Sunday, July 17, 2016

Overcoming adversity with opportunity

On Life and Love after 50 Newsletter - July 15, 2016
Tom P Blake
When I write a newsletter, I never know what reactions might come from Champs, the name I have given to my subscribers. Will the message strike a chord with some? Might others think it’s a yawner? Take last week’s column, for example. The topic was my 23 years of writing about dating and relationships for people 50+, but there was a life lesson running through the article.

Toward the end of the column I wrote, “The most valuable lesson I’ve learned: opportunity often arises from adversity and it’s up to us as individuals to recognize the opportunity and make the best of it, although we may not see or understand it until months or years later.”

And that paragraph hit home for lots of people.  Many of our Champs have suffered through adversity and some are in the midst of it currently. Here are the comments from four women Champs:

One woman, age 67, wrote, “I’m about to go through adversity, and wonder if opportunity will find me. I am running out of my invested money, IRA, and sale of my house, and will be broke by the end of October. I don’t qualify for Social Security because I was a stay-at-home wife and only earned 32 credits in my working years. You need 40…I’ve had a hip replacement and every joint is loaded with arthritis, especially my feet and now my knees, so I can’t work. My relatives refuse to help me...”

Note from Tom: I wish stay-at-home moms and non-working younger women could read the above paragraph. Yes, I understand how important it is to raise the kids properly. But, these women in their younger years need to be thinking of what is going to happen to them financially in the future, especially if they end up being on their own someday. Reaching the Social Security eligibility status is very, very important. They need to work and build the credits so they will have that financial assistance when they get older. This woman is in a difficult position. Will an opportunity come along for her? Somehow, she's got to find a way to make it work.

Kathy from Kingman (Arizona) wrote, “I started reading your newsletters when I was single and although I married 1.5 years ago, I still enjoy them. I was married for 20 years, divorced for four years, and after trying online dating, and a few dates on my own, and reading all the goings-on of your Champs, I remarried my ex. There is something to be said about knowing what you are getting into.”

Note from Tom: When I asked Kathy why she and her ex remarried, she explained they had both gone through big-time adversity—serious health issues—and decided to seize an opportunity to overcome their adversities. The opportunity was remarriage. We may feature her story in a future newsletter because it is fascinating and inspiring.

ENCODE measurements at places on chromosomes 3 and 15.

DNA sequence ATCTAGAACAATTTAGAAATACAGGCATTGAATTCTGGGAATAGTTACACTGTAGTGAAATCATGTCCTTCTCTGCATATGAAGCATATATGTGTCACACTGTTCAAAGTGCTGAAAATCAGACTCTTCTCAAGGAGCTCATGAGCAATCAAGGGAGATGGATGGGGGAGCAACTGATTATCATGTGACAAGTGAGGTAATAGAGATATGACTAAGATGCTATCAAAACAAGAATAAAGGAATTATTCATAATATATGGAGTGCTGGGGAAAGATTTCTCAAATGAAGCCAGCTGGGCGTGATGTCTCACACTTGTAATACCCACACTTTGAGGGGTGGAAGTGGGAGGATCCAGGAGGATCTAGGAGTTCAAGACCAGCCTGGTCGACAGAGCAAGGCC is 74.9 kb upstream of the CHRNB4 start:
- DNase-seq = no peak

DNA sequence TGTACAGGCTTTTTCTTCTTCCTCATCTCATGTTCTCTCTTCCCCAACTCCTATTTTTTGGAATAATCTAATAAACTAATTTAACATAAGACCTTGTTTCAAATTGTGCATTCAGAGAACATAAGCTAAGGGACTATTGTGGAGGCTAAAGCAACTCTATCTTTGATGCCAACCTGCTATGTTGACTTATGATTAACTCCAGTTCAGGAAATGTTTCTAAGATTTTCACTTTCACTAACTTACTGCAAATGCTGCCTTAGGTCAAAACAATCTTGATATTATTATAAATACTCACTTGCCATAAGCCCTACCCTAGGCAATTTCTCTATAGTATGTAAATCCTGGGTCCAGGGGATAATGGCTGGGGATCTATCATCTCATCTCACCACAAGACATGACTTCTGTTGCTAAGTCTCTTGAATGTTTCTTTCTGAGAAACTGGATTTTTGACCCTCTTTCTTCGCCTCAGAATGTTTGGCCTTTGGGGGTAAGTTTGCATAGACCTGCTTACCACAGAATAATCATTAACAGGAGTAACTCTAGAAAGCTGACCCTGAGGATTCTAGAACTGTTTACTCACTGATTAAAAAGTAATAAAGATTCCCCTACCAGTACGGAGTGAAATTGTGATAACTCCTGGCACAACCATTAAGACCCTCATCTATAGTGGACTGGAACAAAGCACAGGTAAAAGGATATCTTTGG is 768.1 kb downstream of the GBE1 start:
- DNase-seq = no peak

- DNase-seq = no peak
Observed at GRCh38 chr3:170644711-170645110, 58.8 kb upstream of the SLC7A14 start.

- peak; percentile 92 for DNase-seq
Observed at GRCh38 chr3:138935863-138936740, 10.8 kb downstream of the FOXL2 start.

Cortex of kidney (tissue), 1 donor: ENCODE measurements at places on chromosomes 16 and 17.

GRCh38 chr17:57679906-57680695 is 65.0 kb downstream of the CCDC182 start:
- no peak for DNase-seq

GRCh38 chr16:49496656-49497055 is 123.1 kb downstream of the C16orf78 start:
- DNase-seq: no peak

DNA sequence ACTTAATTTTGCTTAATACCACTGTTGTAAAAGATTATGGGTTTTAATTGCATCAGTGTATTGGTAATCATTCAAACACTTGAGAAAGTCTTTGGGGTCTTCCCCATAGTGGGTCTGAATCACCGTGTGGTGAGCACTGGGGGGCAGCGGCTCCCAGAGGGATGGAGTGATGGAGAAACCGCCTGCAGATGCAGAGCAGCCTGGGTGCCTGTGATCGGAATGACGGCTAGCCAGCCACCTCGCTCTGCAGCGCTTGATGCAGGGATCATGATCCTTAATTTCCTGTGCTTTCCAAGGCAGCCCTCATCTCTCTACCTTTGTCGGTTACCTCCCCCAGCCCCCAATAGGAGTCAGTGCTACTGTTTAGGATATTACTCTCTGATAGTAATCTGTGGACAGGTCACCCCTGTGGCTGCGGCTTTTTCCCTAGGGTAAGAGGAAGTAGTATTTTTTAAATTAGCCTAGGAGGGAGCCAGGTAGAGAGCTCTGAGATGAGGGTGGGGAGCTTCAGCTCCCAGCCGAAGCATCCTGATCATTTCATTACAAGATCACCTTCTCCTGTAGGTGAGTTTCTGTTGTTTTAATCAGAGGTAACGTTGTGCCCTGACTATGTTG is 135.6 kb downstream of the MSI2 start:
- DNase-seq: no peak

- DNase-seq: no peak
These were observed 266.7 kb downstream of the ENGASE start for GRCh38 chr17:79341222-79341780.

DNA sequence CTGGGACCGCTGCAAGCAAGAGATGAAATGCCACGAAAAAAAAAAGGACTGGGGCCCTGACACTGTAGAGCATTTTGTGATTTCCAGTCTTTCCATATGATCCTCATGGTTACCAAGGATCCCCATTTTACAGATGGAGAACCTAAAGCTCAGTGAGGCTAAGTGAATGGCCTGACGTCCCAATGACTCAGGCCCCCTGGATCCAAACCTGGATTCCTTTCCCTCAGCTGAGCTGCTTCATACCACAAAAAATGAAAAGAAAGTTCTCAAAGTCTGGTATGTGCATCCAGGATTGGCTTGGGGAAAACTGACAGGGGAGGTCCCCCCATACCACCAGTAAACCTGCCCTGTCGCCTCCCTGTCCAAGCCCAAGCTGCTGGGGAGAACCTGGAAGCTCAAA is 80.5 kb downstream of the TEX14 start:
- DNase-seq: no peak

Another woman, 75, didn’t get into what her issues are, whether adversity is the topic, but she wants to discuss it. She wrote, “I am interested in counseling by email and would like more information about doing that.” I suggested she send an email and based on that, I would quote a fee and tell her if I felt I could help her.

She wrote, “I do not have the email ready describing my situation. I will write an email in a succinct, yet understandable way.”  I told her that by being succinct, it will help her to focus on her issues.

Karen, San Clemente, Ca., said, “Adversity? I got it. Sometimes I think I’m way over-qualified (in the adversity department).”  When her husband got cancer at age 39, they tackled it together. She added, “He lost the career, so we swapped roles and I became the bread winner. Forget about feminism and the women’s movement; it was time for me to change gears and pay some bills. Then, at age 56, I was widowed.”

That, of course, was enough adversity for any person in a lifetime. Then, last summer, her oldest son died of cancer at age 37. When she read last week’s newsletter, she emailed, “‘Opportunity can grow out of adversity.’ You’ve made me think…Maybe I should write. Not only for myself, but for others.

“Opportunity? I believe I have the passion and ability to write. I was sitting in sunlight when I started this message. Now, I’m in the dark.  I could use some advice, Tom. Have you ever thought about mentoring someone on writing?”

Note from Tom: We corresponded back and forth. I strongly recommend she write about how she overcame adversity the first time, and how she is seeing the opportunity through writing to overcome her second adversity. She’s a pretty remarkable woman and I told her I’d be honored to mentor her in her writing opportunity. Writing is what helped me overcome adversity; perhaps it will help her.

One thing about overcoming adversity with opportunity needs to be restated. It may be months or years before the opportunity becomes apparent. A person won’t see it or understand it while he or she is in the midst of experiencing adversity, that person will be too occupied with trying to heal and getting his or her life on track. It's nice to look back one day and say, what happened to me back then was difficult, but in the long run, I made it out in great shape. 

San Juan Capistrano Dispatch Article on Karen

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